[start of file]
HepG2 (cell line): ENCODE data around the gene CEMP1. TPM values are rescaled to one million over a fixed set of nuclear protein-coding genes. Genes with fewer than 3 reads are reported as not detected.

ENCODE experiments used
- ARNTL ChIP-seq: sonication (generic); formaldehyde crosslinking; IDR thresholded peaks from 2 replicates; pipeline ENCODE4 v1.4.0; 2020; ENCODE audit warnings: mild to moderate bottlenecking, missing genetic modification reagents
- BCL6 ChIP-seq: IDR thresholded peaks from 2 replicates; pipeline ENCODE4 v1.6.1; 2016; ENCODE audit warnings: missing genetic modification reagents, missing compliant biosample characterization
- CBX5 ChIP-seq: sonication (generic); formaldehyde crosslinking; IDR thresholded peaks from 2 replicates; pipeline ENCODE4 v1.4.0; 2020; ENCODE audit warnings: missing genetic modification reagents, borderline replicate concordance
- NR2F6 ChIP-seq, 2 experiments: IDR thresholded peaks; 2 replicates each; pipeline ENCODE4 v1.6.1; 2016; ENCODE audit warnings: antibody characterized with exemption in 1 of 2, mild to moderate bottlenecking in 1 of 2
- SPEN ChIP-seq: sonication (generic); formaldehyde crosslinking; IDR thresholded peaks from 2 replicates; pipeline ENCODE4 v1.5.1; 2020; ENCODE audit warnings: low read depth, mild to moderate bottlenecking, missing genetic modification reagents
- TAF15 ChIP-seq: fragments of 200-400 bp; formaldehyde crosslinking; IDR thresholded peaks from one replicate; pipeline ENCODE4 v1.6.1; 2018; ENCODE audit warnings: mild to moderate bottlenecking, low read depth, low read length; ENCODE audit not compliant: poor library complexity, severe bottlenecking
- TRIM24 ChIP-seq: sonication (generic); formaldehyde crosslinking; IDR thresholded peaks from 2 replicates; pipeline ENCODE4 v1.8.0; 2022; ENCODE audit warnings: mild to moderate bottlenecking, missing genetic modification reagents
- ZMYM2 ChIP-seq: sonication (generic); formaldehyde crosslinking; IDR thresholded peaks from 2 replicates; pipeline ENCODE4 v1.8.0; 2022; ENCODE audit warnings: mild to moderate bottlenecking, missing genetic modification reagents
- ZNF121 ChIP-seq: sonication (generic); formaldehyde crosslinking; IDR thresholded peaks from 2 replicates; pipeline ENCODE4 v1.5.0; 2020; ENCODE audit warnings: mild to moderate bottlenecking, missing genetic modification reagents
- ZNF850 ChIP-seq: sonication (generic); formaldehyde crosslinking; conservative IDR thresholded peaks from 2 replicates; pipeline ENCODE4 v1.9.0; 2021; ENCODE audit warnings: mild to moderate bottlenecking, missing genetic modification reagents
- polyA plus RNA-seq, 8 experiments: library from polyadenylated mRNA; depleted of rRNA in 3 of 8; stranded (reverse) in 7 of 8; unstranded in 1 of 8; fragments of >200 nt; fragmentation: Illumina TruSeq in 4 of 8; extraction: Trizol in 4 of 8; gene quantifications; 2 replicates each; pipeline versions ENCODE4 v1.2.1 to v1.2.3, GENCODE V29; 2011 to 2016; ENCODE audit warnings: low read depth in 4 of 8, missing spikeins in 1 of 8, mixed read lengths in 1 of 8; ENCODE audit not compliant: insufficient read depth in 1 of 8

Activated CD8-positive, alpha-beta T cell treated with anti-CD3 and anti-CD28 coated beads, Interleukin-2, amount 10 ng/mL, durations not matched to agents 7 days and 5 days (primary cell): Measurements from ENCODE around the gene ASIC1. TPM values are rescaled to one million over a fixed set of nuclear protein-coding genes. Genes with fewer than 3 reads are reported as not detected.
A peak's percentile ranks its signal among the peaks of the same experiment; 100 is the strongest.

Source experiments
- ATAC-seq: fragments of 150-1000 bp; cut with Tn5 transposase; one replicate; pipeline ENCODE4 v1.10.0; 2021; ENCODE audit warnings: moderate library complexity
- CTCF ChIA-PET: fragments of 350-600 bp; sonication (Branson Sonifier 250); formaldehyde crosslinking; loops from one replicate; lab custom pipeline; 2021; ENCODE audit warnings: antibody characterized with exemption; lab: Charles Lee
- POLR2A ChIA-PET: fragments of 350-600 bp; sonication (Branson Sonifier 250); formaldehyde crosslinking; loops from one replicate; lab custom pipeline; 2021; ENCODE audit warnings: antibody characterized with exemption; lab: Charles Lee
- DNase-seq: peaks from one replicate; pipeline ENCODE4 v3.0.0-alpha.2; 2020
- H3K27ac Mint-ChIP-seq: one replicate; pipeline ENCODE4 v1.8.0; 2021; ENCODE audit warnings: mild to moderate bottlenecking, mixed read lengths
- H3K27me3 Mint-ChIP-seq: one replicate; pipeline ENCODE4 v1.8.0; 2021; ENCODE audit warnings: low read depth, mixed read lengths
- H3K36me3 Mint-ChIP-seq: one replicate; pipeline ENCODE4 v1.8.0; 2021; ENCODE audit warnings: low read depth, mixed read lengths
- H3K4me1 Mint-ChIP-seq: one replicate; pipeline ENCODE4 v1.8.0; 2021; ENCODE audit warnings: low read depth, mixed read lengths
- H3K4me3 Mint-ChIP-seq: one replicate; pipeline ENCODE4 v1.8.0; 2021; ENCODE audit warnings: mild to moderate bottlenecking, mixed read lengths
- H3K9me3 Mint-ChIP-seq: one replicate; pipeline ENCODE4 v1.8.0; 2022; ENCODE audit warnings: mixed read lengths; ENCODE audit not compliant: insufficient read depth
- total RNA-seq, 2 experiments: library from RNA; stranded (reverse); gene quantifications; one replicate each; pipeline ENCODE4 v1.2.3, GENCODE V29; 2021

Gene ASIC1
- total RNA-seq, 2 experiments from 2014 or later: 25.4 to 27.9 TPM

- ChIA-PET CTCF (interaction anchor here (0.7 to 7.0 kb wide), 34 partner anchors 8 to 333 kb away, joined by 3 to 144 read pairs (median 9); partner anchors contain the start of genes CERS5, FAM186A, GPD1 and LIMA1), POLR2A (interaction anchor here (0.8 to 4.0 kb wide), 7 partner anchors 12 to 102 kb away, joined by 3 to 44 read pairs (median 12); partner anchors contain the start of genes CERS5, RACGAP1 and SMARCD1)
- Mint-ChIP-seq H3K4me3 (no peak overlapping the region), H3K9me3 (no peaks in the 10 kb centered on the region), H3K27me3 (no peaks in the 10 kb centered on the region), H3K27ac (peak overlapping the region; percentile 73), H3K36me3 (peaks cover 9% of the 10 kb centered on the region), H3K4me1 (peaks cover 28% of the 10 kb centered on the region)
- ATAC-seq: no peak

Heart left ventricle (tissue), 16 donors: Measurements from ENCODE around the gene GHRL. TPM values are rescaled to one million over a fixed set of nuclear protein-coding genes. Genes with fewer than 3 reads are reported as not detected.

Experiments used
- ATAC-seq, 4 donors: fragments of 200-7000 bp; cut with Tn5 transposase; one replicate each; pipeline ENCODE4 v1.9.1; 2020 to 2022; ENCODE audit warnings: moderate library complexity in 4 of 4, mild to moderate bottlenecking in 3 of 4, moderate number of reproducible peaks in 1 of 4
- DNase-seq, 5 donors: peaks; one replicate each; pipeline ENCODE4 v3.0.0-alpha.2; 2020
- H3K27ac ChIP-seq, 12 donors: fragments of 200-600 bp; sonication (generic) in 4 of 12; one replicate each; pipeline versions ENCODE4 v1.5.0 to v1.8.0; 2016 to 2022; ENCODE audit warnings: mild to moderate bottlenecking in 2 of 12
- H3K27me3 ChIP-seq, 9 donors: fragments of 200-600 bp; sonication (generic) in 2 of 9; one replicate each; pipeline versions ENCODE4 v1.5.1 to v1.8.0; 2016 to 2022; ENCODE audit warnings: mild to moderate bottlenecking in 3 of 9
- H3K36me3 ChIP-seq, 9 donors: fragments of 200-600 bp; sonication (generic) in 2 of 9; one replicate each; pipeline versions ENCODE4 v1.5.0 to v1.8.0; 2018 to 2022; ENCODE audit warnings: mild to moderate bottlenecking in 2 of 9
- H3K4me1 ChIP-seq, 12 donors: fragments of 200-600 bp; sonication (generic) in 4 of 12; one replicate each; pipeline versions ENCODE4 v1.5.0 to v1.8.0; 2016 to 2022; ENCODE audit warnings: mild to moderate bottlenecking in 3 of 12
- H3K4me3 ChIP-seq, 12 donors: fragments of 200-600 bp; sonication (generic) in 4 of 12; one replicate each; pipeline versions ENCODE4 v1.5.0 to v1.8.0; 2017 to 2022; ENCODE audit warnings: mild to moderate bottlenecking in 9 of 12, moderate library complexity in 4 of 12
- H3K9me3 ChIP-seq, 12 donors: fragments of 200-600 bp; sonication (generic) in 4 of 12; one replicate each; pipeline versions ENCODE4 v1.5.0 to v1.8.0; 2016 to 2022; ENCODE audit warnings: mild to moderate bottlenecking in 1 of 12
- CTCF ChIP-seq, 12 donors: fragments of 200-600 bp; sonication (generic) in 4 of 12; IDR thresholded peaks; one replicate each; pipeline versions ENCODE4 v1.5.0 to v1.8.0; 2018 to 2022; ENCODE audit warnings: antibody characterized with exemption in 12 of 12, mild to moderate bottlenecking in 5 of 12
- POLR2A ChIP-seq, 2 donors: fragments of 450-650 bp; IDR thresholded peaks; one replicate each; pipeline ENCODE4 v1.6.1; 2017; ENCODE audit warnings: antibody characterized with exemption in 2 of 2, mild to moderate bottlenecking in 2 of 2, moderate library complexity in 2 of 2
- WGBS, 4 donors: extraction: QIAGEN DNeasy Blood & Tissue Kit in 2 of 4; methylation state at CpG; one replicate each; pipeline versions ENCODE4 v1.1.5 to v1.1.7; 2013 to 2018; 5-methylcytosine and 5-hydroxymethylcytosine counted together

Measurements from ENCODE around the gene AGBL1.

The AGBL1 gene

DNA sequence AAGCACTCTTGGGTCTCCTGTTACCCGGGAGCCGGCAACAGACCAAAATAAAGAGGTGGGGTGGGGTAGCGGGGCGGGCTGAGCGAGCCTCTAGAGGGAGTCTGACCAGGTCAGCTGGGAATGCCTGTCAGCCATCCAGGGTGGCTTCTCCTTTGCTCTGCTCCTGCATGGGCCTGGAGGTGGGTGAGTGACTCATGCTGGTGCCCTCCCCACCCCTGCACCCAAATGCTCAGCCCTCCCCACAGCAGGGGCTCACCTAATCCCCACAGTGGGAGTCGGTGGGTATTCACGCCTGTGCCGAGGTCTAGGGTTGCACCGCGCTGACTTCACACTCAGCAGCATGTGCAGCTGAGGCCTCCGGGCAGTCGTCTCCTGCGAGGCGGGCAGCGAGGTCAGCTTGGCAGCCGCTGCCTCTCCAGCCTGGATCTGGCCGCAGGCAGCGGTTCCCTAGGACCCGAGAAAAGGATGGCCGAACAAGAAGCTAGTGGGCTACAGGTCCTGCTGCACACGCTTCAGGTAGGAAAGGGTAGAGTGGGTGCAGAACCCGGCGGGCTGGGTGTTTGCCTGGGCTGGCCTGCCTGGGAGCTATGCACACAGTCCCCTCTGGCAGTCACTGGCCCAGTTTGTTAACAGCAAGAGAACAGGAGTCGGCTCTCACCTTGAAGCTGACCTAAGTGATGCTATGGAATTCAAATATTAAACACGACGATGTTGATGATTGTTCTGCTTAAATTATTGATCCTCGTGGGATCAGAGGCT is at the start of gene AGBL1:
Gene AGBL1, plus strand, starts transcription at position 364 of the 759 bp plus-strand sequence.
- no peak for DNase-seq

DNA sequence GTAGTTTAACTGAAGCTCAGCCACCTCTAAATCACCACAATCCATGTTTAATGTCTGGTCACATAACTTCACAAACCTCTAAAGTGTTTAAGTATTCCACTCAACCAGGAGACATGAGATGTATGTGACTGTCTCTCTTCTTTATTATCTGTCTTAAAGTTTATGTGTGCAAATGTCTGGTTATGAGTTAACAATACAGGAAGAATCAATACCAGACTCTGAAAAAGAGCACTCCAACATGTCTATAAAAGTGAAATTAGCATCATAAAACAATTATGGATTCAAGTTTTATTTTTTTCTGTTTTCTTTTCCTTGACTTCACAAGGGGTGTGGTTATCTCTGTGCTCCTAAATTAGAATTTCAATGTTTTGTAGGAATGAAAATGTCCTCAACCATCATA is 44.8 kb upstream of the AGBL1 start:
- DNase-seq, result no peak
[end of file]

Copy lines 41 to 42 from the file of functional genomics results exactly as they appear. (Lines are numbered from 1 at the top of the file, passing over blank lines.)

- H3K4me3 ChIP-seq, 12 donors: fragments of 200-600 bp; sonication (generic) in 4 of 12; one replicate each; pipeline versions ENCODE4 v1.5.0 to v1.8.0; 2017 to 2022; ENCODE audit warnings: mild to moderate bottlenecking in 9 of 12, moderate library complexity in 4 of 12
- H3K9me3 ChIP-seq, 12 donors: fragments of 200-600 bp; sonication (generic) in 4 of 12; one replicate each; pipeline versions ENCODE4 v1.5.0 to v1.8.0; 2016 to 2022; ENCODE audit warnings: mild to moderate bottlenecking in 1 of 12